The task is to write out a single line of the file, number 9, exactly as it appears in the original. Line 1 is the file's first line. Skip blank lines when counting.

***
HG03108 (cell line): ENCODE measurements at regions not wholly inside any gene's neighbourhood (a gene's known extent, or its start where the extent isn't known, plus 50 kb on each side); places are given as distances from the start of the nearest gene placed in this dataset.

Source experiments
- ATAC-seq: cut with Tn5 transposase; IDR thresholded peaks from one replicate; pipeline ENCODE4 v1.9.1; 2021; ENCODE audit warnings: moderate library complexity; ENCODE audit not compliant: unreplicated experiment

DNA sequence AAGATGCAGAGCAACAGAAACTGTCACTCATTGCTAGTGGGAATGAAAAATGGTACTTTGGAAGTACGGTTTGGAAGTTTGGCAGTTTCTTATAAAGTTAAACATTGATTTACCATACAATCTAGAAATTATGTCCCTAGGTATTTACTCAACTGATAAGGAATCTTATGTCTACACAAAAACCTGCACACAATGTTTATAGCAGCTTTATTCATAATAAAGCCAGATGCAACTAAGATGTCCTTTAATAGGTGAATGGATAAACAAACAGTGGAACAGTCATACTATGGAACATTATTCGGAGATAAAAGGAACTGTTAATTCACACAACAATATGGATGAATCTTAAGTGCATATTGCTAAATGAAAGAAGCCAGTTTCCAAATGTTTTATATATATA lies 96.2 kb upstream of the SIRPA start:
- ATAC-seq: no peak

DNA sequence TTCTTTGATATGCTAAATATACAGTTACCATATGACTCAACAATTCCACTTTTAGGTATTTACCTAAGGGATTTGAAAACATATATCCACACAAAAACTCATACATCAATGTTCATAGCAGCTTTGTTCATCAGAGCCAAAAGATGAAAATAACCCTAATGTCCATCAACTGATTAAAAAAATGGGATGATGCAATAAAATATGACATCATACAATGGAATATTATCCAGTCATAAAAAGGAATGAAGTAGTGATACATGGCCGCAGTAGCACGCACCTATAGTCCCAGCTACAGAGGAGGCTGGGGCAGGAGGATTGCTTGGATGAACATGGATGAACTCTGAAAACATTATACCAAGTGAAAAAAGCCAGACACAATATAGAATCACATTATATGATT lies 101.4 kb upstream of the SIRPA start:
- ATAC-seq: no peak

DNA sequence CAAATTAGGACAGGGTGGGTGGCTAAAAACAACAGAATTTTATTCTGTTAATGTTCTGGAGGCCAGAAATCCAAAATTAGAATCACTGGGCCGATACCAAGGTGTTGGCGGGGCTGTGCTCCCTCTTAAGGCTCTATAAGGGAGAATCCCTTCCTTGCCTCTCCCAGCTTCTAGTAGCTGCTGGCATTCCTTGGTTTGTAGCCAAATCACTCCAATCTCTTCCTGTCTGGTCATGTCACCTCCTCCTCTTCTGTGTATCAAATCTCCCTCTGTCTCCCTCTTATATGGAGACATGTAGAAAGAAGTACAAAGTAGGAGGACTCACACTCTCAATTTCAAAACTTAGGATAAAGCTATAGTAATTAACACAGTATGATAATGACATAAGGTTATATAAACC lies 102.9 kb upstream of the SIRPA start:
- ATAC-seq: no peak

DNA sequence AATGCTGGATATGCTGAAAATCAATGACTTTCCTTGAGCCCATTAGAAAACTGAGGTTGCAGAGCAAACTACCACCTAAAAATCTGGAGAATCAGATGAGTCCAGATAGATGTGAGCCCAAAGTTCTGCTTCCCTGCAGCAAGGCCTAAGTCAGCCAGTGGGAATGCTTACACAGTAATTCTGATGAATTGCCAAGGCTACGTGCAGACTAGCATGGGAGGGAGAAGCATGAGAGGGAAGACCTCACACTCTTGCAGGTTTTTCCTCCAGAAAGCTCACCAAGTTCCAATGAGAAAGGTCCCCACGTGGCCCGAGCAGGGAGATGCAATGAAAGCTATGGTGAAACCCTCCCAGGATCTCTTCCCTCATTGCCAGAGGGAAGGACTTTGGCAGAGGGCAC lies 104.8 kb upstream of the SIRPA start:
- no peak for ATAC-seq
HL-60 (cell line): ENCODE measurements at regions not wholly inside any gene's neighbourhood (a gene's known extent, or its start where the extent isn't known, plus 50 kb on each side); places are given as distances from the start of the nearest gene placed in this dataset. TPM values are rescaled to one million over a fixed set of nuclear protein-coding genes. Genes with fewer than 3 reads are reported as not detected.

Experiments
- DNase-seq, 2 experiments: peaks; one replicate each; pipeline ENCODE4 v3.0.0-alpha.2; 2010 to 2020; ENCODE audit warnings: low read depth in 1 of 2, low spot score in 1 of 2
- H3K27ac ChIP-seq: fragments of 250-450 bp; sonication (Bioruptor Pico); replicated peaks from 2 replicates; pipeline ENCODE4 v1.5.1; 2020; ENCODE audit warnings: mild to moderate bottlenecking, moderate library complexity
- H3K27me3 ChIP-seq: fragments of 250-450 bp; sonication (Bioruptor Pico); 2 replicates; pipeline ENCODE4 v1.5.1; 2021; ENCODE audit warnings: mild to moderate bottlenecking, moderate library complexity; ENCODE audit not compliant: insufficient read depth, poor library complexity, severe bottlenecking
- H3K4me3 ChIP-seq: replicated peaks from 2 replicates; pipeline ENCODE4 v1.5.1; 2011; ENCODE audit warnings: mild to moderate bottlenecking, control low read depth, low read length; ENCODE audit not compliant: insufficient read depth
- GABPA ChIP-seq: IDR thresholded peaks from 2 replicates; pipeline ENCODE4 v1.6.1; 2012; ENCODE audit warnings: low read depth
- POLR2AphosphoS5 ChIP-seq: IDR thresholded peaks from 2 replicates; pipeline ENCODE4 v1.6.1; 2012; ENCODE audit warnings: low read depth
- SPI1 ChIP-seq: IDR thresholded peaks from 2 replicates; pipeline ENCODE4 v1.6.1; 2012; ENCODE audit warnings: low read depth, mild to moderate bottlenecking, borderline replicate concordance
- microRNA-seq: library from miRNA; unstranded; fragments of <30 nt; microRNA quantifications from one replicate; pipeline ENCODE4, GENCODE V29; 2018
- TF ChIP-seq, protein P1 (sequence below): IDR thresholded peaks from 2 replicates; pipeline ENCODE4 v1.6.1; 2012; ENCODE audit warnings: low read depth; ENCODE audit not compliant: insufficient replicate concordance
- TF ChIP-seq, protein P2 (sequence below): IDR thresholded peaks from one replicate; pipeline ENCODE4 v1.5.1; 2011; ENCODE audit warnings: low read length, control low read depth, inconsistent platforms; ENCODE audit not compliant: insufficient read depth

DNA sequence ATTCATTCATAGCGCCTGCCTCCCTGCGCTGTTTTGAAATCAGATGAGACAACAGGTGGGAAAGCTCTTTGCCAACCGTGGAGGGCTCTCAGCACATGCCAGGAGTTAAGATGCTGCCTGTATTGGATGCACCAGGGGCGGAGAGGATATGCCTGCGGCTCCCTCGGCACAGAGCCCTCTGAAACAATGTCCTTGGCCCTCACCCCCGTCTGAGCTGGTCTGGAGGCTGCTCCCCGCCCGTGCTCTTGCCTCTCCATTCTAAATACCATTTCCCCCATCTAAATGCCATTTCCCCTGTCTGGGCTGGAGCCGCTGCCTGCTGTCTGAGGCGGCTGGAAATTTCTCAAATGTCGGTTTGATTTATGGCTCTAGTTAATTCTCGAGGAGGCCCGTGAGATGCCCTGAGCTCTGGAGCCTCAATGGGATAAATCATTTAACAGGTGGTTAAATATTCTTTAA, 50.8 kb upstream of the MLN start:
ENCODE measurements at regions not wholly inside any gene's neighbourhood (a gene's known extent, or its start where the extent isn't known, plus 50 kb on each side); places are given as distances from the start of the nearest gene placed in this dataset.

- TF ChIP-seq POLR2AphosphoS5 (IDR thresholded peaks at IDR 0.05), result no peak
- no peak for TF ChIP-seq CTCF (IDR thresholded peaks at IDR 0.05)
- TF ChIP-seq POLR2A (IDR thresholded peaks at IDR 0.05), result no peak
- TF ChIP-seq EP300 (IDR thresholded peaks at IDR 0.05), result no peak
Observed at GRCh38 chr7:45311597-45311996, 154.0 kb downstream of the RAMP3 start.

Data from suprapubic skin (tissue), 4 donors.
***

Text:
- ATAC-seq: no peak